Berkeley Lab

Berkeley Lab’s Lambda Alliance Celebrates Pride and Symbol for Change

By Keri Troutman

Tom Gallant was one of the earliest members of Berkeley Lab’s Lambda Alliance, but he had no idea why lambda was the symbol for the LGBTQ community. After getting a lot of questions about it, he did a little research and found an answer that intrigued him.

He discovered that a 1970s graphic designer had chosen the Greek letter lambda as the symbol of a gay activism group specifically because of its meaning in chemistry and physics. Within the STEM field, the lambda symbol is associated with the half-life parameter of exponential random variables, which describes the time it takes for a state to change. “Now I can point people to a whole section on our website FAQ, because what I found out was so interesting,” says Gallant, a Principal Administrator in the Nuclear Science Division.

The lambda was officially declared the international symbol for gay and lesbian rights in 1974 and has been used in the official names of many LGBTQ associations since. “I thought it was so fitting that the name of our organization would also have a scientific reference,” says Gallant, who chairs the Lambda Alliance along with Amanda Krieger, an integrated circuit designer in the Engineering Division.

The Lambda Alliance, an official Lab Employee Activities Association (EAA), was formed with the mission to “enhance the work environment for lesbian, gay, bisexual, transgender, intersex, queer, and questioning employees, and allies by promoting an inclusive and welcoming atmosphere, supporting policies of non-discrimination, identifying and addressing emerging issues or challenges, increasing visibility and awareness, and celebrating achievements impacting our community.”

Lambda Alliance co-chairs Tom Gallant and Amanda Krieger (Credit: Marilyn Chung/Berkeley Lab)

Coffee, movies, and allies

“The main thing for Lambda Alliance is to be a place where people can come and talk and be with like-minded people who they feel comfortable with,” says Gallant. “We host a coffee hour at the Lab every month, and everyone is welcome.”

In addition they also host a monthly after-work happy hour and other networking and social events. Last year they coordinated a series of events for Pride Month – a resource fair, a networking reception, and movie screenings – after which they saw membership grow from 55 to 145. He adds that a lot of those new members are allies, or folks who don’t identify as LGBTQ but want to support their friends, family members, and coworkers.

Krieger notes that allies play a key role in furthering policy issues. “The more people show up, the more accountability there is,” she says. “Allies are the diplomats for our community. It is the underlying philosophy of civil rights that unites us all.”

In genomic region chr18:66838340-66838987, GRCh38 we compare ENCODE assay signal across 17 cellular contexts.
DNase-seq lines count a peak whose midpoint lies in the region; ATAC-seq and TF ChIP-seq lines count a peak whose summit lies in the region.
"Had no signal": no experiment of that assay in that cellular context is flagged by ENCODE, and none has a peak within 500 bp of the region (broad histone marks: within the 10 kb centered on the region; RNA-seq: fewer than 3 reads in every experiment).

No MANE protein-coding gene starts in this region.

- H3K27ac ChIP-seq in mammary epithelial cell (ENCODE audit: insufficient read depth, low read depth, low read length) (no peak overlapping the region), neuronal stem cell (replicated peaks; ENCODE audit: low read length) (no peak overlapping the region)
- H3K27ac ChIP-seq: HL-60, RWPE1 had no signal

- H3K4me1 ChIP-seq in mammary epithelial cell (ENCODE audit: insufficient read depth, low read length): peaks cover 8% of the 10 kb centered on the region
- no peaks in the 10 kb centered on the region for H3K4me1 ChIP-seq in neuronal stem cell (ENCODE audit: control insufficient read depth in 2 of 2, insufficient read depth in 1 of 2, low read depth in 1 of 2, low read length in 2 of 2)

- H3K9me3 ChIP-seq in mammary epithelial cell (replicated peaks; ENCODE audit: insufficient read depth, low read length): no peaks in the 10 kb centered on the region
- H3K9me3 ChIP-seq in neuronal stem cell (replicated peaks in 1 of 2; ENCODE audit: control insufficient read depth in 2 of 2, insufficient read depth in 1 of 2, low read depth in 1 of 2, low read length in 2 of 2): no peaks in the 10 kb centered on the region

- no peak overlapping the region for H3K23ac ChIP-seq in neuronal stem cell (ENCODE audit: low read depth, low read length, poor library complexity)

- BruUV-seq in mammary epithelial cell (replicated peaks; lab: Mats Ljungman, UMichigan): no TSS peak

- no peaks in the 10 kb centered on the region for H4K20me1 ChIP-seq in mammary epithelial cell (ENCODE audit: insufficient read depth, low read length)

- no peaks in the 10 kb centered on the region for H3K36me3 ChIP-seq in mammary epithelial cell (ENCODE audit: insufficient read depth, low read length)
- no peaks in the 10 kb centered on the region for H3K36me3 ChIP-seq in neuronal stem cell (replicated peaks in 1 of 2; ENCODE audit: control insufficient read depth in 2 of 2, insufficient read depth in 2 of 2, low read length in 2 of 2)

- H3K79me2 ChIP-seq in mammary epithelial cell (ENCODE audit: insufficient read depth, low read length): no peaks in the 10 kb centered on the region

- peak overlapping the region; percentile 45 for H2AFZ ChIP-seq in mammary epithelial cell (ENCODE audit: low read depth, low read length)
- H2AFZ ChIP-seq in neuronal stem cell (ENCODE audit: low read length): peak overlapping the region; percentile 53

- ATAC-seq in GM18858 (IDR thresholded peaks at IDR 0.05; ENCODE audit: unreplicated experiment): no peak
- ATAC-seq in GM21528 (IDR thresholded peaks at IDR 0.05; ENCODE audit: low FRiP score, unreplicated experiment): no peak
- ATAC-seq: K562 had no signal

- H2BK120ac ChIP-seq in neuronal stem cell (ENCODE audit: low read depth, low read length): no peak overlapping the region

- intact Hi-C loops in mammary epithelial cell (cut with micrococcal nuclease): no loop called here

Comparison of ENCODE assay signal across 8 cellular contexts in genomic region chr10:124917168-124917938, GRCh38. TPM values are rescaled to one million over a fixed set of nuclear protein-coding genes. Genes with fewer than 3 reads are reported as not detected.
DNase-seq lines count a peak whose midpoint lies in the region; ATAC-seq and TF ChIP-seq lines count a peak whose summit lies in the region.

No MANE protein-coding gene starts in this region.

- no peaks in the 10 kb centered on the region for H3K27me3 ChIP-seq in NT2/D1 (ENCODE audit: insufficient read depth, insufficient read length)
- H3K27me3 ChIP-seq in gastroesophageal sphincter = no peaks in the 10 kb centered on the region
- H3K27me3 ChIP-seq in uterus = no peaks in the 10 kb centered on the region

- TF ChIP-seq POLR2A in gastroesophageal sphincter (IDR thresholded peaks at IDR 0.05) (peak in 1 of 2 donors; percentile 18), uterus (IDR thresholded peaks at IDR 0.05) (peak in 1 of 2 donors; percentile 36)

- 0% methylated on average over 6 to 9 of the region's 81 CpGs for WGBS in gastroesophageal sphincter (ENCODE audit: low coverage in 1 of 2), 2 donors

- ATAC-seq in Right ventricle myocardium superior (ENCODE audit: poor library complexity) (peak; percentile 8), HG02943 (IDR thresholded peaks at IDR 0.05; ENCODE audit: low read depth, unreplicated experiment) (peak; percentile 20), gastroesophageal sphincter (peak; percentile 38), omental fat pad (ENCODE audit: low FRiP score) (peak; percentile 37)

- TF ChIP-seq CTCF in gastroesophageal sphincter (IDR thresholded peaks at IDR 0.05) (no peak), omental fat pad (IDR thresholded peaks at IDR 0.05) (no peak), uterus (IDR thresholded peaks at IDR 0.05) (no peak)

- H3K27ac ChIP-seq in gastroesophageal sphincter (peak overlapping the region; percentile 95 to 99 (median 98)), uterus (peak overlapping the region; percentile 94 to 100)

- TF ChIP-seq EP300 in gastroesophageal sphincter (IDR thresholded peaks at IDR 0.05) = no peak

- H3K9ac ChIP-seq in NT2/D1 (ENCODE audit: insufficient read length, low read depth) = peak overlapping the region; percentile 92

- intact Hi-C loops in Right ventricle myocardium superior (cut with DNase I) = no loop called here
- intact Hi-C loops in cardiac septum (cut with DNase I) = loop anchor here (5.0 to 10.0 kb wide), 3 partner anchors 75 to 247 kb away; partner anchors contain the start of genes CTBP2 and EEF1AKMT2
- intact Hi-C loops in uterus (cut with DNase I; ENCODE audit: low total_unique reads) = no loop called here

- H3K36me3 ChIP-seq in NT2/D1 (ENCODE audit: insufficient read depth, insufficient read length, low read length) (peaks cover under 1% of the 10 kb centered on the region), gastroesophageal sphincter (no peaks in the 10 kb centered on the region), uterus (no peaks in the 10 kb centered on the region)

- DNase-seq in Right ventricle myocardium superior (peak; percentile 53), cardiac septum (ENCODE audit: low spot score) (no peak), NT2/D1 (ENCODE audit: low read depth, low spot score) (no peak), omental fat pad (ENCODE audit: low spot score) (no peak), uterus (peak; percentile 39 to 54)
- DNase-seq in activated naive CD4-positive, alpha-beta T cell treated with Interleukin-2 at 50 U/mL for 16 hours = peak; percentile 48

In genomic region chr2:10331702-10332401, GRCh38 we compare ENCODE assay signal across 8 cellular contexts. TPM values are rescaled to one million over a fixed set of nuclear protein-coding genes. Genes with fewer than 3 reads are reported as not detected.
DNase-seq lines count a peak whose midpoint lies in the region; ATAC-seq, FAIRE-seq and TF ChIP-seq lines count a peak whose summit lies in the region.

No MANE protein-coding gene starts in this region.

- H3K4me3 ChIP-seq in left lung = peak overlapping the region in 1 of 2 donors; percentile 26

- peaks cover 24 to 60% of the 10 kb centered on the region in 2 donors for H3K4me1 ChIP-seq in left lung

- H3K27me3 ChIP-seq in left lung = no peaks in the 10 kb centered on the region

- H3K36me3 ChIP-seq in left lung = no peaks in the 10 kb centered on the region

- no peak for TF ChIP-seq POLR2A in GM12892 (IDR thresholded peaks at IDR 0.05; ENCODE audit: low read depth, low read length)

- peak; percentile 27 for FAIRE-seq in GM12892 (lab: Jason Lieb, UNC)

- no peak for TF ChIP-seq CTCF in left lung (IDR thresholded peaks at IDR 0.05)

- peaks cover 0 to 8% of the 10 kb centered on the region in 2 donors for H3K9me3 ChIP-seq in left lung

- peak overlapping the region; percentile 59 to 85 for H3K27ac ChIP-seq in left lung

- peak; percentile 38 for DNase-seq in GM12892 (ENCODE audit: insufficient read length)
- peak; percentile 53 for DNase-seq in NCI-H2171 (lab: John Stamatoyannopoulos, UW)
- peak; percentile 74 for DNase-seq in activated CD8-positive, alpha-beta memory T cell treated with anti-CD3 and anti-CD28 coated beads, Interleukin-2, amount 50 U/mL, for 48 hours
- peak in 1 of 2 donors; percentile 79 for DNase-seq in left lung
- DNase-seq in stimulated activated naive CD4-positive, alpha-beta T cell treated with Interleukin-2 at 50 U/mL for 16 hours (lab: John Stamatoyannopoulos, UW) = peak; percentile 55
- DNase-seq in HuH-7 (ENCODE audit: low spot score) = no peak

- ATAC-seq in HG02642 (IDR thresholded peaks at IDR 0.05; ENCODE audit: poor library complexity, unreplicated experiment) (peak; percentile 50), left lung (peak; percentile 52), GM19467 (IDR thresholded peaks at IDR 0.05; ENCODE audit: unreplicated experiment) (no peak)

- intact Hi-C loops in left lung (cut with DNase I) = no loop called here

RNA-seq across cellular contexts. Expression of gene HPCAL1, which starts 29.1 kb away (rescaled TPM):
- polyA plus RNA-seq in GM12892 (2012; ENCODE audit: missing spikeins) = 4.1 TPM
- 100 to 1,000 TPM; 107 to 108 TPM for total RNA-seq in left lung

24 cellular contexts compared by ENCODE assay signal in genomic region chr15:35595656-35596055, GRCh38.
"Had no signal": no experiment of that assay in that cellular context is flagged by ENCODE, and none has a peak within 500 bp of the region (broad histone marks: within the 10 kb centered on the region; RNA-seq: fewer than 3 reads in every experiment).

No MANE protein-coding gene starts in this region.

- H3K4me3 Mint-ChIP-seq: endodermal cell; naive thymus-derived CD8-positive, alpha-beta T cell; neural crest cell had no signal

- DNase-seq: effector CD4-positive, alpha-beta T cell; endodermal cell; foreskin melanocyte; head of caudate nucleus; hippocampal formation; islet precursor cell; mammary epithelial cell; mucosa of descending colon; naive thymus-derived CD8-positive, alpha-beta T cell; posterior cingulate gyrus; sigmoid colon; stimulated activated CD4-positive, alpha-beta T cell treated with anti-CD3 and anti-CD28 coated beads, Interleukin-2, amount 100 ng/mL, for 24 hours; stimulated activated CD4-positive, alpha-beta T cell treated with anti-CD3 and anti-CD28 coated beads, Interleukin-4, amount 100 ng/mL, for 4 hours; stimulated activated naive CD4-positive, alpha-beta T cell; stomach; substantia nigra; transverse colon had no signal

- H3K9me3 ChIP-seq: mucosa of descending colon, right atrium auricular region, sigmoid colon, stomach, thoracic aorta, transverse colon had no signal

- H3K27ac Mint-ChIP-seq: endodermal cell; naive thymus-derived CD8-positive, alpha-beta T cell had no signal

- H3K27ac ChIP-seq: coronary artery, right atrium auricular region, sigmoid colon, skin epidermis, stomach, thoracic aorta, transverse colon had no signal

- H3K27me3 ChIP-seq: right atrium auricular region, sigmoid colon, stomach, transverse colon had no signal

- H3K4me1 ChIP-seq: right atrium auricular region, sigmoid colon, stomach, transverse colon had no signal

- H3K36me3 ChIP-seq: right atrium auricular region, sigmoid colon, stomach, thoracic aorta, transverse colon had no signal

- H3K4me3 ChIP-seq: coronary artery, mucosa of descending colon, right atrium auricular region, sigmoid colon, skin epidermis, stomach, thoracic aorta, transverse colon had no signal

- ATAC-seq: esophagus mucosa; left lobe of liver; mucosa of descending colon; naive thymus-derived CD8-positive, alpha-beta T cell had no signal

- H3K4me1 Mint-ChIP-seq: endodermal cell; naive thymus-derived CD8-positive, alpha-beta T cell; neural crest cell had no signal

She adds: “One of my early mentors in advocacy liked to say, ‘Diversity is being invited to the party; inclusion is being asked to dance.’”

Before there was Lambda Alliance there was a precursor social organization. Gallant had joined that organization when he first started at Berkeley Lab in 2000, but activities had dwindled over the years until it was “resurrected” in 2013 by Lady Idos, senior analyst for the Diversity and Inclusion Office (DIO), and former Lab employee Andrea Mercado.

First-ever workplace gender transition guidelines

As the Lambda Alliance grew stronger, it became clear that policy and advocacy were important issues for the group, says Gallant. In 2015 it formed the Lab’s first Employee Resource Group (ERG), with the goal of focusing a smaller group of members on specific policy issues.

Amanda Krieger and Susan Synarski, a program operations analyst for the Energy Technologies Area, co-chair the ERG. Its first big task was drafting a set of workplace gender transition guidelines, adopted by Berkeley Lab in June 2016.

“We’d had a couple of transgender employees transition at work, and they described it as basically ‘a scavenger hunt without a map,’” says Idos. “We wanted to give them a roadmap for managing all the bureaucratic changes, as they have enough to worry about with just managing relationships.”

Krieger was instrumental in getting the guidelines implemented and has served as a resource for other transitioning employees. “When I transitioned at the Lab four years ago, I felt supported but I had to really pioneer the way through all the complexity of that process,” she says.

Berkeley Lab is the first among the UC campuses and DOE Labs to adopt official workplace gender transition guidelines. Berkeley Lab was also behind the formation of National Lab Pride last year; it now has 67 members from 13 national labs.

The ERG is now working on more policy issues, including looking at the Human Rights Campaign’s corporate accountability index, which is basically a measure of how LGBT-friendly a workplace is.

“A corporate climate survey is the first step with this,” says Krieger. “If we don’t know where we stand, we cannot make a path to where we want to be. We want to be a resource for our management so that we can see the Lab’s commitment to diversity implemented. We would like to see our org charts and leadership reflect the diversity we are committed to striving for.”

This month, the Lambda Alliance has an added task, which is putting up the rainbow flag each morning at the entrance to Berkeley Lab. “Driving into the Lab every day during Pride Month and seeing the flag there means a lot to me,” says Gallant. “It shows the Lab’s commitment to tolerance, because that’s really what the rainbow flag represents—it stands for unity and tolerance.”

Click here for a listing of Lab-wide Pride Month events.

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